Is There Anybody There?

Tailor-made for nursing home screenings in ancillary, "Is There Anybody There?" features Michael Caine's ingratiating turn as a senile magician who bonds with a paranormal studies-loving tween.

Tailor-made for nursing home screenings in ancillary, “Is There Anybody There?” features Michael Caine’s ingratiating turn as a senile magician who bonds with a paranormal studies-loving tween. Profoundly (and some would say pleasurably) formulaic, this third feature by London theater director John Crowley (“Boy A”) possesses scant cinematic energy, relying wholly on the familiar transformation of a grumpy old man into infectiously weepy humanist. As Caine’s “Amazing Clarence” longs to join his dear departed wife in the hereafter, the pic itself has a terminal case of the cutes, perhaps not to the distaste of specialty distribs seeking this year’s “Venus.”

Crowley reportedly held Peter Harness’ connect-the-dots script for years while awaiting the availability of Caine, which makes sense in that, without the actor’s guaranteed charm, the pic would have far fewer prospects.

Crotchety character is introduced unwittingly speeding his magician’s van into the path of 10-year-old Edward (Bill Milner), a ghost-chasing kid whose parents run a retirement home in seaside England, circa 1987. Describing himself as a “retired flasher” and raising the ire of an evaluating nurse by smoking in his bed, Clarence moves unhappily into the quaint Lark Hall.

Playing a death-obsessed Harold to Caine’s Maude, young Milner (“Son of Rambow”) earns points for pushing less hard than others in the ensemble, including a half-dozen grossly caricatured seniors (e.g., war vet, klepto, sexy grandpa) used interchangeably for horrified reaction shots.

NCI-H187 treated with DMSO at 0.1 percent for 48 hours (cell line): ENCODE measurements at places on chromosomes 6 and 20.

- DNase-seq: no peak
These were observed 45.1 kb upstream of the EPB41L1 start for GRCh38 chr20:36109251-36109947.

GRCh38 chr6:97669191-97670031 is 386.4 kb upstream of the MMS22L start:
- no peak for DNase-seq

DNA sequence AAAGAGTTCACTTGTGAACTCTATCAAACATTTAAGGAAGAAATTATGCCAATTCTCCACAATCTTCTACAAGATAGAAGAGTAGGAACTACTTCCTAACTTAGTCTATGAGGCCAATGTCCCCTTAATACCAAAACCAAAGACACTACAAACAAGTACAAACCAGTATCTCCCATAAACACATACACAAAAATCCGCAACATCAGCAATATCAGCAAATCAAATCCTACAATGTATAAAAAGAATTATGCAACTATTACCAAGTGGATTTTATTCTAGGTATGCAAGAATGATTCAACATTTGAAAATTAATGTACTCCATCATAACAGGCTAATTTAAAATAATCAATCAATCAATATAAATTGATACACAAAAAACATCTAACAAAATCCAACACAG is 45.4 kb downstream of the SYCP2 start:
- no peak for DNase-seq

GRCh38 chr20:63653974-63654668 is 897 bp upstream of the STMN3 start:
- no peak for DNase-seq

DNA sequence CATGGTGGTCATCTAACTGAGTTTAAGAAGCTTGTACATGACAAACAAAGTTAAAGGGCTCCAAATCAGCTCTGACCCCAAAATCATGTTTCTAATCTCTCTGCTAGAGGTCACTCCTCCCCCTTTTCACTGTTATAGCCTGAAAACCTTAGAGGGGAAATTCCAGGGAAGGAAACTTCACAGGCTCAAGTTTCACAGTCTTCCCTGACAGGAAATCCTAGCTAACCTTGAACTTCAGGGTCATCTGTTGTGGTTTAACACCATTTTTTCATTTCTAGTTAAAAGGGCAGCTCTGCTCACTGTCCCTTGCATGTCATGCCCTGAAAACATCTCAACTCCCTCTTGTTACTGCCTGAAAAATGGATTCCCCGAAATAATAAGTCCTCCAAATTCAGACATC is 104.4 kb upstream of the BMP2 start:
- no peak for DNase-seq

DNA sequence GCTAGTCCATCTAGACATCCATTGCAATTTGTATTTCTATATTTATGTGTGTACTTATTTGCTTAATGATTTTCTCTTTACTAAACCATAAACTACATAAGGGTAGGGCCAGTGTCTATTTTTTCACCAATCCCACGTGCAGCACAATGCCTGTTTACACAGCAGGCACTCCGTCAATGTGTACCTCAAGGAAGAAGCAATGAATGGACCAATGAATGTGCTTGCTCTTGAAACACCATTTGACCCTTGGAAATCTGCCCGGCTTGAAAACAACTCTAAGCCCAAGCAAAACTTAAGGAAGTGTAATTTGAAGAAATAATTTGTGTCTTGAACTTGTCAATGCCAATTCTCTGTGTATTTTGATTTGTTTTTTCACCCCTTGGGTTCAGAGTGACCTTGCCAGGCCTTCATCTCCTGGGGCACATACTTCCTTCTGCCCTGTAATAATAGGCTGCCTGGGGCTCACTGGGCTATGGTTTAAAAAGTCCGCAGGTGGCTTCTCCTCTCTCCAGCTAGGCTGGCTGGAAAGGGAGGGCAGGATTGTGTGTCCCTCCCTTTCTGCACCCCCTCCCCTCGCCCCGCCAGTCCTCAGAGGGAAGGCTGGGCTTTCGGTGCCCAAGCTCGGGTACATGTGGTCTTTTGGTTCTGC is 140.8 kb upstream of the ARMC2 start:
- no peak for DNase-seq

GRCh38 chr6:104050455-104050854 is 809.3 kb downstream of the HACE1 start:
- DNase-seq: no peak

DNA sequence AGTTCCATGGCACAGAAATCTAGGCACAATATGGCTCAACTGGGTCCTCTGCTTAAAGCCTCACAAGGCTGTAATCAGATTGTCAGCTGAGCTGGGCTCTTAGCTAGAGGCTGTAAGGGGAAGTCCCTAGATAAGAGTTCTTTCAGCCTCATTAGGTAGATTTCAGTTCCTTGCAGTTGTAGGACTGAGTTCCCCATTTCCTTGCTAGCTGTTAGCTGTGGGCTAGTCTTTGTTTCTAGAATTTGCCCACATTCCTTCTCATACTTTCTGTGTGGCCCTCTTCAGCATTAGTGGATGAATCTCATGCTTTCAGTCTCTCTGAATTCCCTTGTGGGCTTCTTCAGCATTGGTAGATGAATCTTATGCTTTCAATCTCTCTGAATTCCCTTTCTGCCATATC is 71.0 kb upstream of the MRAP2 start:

The sole moment of comic surprise has the Amazing Clarence’s final magic trick appearing to go violently awry on the Lark Hall stage. An undramatic subplot has Edward’s middle-aged handyman father (David Morrissey) straining to repress his attraction to a much younger woman (Linzey Cocker), while Edward’s mom (Anne-Marie Duff) struggles to repress her anger over same.

Values of the stagebound production are adequate to the unoriginal task; piano-heavy score by Joby Talbot twinkles in all the right places.

Is There Anybody There?


  • Production: A Big Beach (New York) presentation, in association with BBC Films, of a Heyday Films (London)/Big Beach production. (International sales: Odyssey Entertainment, London.) Produced by David Heyman, Peter Saraf, Marc Turtletaub. Executive producers, David M. Thompson, Christine Langan. Co-producer, Rosie Alison. Directed by John Crowley. Written by Peter Harness.
  • Crew: Camera (color, widescreen), Rob Hardy; editor, Trevor Waite; music, Joby Talbot; production designer, Kave Quinn; art director, Lynne Huitson; set decorator, Gemma Ryan; costume designer, Jane Petrie; sound (Dolby Digital), Colin Nicholson; supervising sound editor, Julian Slater; casting, Fiona Weir. Reviewed at Toronto Film Festival (Special Presentations), Sept. 8, 2008. Running time: 92 MIN.
  • With: <b>With:</b> Michael Caine, Anne-Marie Duff, David Morrissey, Rosemary Harris, Elizabeth Spriggs, Bill Milner, Leslie Phillips, Peter Vaughan, Linzey Cocker.
  • Music By: